Automated 3D and 4D ultrasound

Automated diagnostic tool for quantifying bodily free fluid

Medical & Biotechnology

A team of U.S. Army scientists working at the Institute of Surgical Research (USAISR) has recently developed a system for automated three and four-dimensional ultrasound quantification and surveillance of free fluid in body cavities and intravascular volume. The patented technology is available via patent license agreement to companies that would make, use, or sell it commercially.

In the trauma setting, free fluid is presumed to be abnormally present blood. The Focused Assessment with Sonography for Trauma (FAST) examination represents the current state of the art in free fluid sonographic detection. Trained technicians visually analyze two-dimensional (B-mode) images acquired in transverse and longitudinal planes in order to determine whether the fluid is present. FASTs primary limitations are that it must be performed and interpreted by an individual with advanced medical training, and it utilizes less accurate two-dimensional ultrasound.

In order to overcome those limitations, USAISR scientists have developed a three-dimensional ultrasound system with automated volume acquisition that is faster than two-dimensional ultrasound systems and requires minimal operator dependence, thus allowing for use by providers with no ultrasound experience.

The discovery automates FAST examinations and quantifies the volume of free fluid. It can quantify increasing fluid volume over time, allowing for interval change assessment for treatment optimization. The system provides detection, quantification, and monitoring of hemothorax, hemoperitoneum, subcapsular hematoma (e.g., liver, spleen, kidney), retroperitoneal hematoma, and/or automated volume status assessment and monitoring. For trauma resuscitation, the system is vascular targeting capable.

Providing automated three and four-dimensional ultrasound imaging (X-axis, Y-axis, Z-axis, and time) for hemorrhage detection and monitoring, the system can monitor the neck (e.g., internal Jugular vein, Carotid artery), abdomen (e.g., inferior vena cava) and/or groin (e.g., femoral vein and arteries). Examples of transducers that can be used in the system include a two-dimensional transducer used to sweep across an anatomic volume (region) of interest with the resulting sequential frames integrated into a three-dimensional volume data set representation; an automated transducer sweep acquisition of a three-dimensional volume; a recurrent automated sweep acquisition of the same volume to calculate changes over time (four-dimensional—i.e. dynamic or recurrent three-dimensional acquisitions); and/or numerous integrated sensors spread over space within a flexible material serving as a transducer, acquiring volumetric data sets, which are then further integrated via post-processing to create a larger volume set.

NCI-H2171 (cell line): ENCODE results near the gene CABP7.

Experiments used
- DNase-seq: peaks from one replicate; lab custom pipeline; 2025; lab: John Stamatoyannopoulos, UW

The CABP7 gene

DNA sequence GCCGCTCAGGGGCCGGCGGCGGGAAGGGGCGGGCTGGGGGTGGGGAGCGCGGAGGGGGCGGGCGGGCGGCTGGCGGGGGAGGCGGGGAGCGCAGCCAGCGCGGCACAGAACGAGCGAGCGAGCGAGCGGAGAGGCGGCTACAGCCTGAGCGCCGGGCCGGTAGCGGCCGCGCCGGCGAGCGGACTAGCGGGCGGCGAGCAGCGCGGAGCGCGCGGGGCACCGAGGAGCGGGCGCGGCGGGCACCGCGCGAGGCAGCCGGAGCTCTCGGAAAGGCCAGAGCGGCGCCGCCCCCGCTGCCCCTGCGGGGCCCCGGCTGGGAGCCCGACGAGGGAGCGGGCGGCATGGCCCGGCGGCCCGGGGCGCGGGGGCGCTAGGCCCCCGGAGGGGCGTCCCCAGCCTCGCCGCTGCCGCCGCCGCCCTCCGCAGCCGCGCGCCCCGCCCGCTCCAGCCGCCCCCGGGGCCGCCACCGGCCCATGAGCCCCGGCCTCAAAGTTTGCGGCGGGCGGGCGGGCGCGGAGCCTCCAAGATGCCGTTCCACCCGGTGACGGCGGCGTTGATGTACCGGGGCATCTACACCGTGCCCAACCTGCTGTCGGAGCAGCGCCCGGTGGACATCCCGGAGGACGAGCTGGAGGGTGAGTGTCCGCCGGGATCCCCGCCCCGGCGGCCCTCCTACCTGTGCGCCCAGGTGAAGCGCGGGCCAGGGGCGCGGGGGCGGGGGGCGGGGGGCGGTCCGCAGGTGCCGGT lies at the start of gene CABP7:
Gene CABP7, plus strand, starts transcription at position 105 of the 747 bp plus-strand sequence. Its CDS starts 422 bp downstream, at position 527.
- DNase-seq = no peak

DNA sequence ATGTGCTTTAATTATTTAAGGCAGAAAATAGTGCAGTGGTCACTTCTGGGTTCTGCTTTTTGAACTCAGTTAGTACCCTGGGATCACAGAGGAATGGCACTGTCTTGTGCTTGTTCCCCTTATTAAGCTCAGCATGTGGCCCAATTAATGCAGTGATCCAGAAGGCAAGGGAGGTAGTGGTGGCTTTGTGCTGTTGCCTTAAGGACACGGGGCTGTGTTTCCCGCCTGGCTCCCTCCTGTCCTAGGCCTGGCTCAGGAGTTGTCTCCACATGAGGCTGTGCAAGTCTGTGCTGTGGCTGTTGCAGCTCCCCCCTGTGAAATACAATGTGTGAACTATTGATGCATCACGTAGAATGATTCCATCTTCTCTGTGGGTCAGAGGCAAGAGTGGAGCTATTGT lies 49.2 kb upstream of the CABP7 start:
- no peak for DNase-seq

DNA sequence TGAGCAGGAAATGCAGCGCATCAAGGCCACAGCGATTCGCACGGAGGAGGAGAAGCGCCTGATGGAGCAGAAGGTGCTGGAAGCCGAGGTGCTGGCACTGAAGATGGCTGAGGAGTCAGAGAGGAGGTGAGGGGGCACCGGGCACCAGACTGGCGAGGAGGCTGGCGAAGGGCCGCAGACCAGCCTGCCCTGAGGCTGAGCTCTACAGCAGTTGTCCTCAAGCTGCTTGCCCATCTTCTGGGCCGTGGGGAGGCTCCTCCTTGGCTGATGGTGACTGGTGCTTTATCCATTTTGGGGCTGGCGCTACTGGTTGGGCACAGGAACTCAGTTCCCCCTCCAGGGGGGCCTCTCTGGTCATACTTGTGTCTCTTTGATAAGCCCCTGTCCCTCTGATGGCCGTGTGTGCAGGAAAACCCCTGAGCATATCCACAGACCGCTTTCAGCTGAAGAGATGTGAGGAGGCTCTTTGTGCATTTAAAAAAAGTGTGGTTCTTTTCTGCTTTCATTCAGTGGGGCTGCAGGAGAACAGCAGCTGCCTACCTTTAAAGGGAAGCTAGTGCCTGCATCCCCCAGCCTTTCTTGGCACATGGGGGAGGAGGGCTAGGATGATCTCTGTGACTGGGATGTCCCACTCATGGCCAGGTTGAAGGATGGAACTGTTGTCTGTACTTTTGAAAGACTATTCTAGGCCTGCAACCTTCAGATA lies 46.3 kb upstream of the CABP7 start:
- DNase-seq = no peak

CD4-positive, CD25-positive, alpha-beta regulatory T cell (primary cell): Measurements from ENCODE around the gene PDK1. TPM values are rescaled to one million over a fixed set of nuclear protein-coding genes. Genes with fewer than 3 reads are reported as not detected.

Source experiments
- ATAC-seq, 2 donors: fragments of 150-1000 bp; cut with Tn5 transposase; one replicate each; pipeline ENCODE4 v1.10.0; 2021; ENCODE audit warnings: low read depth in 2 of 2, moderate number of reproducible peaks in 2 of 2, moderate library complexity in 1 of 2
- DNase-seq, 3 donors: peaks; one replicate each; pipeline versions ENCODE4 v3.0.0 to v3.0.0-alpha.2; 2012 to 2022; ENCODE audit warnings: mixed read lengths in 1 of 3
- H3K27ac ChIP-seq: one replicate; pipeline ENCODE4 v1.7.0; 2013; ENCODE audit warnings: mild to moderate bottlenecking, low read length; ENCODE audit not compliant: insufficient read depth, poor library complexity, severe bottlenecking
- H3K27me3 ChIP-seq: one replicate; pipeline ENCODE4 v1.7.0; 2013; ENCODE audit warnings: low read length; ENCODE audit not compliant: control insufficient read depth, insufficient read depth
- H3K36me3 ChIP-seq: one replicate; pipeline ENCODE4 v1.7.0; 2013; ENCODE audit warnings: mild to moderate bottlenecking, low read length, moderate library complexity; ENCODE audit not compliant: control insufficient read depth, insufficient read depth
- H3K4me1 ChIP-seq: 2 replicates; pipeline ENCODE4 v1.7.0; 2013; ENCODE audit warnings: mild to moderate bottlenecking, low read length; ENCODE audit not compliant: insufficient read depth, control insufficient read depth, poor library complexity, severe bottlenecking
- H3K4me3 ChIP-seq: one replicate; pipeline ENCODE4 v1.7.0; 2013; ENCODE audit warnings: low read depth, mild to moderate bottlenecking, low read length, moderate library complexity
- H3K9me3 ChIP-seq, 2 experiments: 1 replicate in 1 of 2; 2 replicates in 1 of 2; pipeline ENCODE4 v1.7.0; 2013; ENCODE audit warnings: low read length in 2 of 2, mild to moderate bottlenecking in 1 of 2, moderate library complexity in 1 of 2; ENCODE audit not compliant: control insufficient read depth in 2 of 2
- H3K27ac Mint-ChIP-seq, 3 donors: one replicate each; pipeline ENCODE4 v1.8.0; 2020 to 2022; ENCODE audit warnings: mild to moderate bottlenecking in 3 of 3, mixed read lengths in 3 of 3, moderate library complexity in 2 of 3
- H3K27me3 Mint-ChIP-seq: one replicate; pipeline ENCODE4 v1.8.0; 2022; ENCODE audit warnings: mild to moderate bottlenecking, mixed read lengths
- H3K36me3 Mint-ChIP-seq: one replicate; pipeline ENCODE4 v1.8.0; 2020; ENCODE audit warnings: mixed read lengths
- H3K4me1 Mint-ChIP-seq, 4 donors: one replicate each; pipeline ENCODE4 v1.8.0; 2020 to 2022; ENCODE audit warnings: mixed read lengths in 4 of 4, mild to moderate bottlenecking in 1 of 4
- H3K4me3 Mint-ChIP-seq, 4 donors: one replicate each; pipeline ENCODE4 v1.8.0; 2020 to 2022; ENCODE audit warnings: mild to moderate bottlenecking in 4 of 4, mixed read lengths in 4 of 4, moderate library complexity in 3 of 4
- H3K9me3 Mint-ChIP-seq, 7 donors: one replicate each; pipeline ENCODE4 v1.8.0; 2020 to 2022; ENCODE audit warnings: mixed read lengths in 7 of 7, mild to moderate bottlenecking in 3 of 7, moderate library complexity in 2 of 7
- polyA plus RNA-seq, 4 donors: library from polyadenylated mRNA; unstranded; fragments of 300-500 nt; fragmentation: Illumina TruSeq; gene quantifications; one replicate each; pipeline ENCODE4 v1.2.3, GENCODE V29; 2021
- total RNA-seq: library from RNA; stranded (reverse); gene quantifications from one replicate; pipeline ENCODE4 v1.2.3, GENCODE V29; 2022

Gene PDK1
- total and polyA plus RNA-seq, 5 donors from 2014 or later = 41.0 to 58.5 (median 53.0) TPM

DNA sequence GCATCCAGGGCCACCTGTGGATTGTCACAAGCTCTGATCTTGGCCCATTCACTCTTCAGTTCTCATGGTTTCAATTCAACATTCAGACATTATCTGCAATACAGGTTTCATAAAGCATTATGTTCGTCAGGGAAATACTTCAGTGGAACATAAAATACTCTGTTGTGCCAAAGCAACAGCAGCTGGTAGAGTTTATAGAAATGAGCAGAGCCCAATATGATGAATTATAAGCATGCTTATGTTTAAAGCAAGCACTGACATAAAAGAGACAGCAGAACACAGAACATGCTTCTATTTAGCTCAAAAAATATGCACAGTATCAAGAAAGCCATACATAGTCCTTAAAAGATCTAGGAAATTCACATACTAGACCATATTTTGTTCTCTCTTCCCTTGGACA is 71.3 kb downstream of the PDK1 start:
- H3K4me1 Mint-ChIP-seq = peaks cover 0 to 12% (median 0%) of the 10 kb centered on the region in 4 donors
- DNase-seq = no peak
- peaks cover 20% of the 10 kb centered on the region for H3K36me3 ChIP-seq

Vascular detection and identification of adjacent veins and arteries can be differentiated by wall thickness (arteries are thicker), wall collapsibility (veins compress more readily with pressure), Doppler direction of flow (arteries away from heart/veins toward heart), and/or Doppler waveform (distinct waveforms, velocities, and resistive indices). Anatomical atlas data are referenced to identify vessel and branch. This allows for the identification of vessels that have been disrupted or contain thrombus (no flow, altered flow).

Region of interest boundaries is determined by differences in echogenicity between fluid and more echogenic material such as organ parenchyma. While acute fluid collections tend to be hypoechoic, as blood products age and clot, collections may become complex. As a result, pre-programmed targeting of adjacent organs is offered to reduce the chance that a portion of an organ is inadvertently incorporated into a fluid region of interest.

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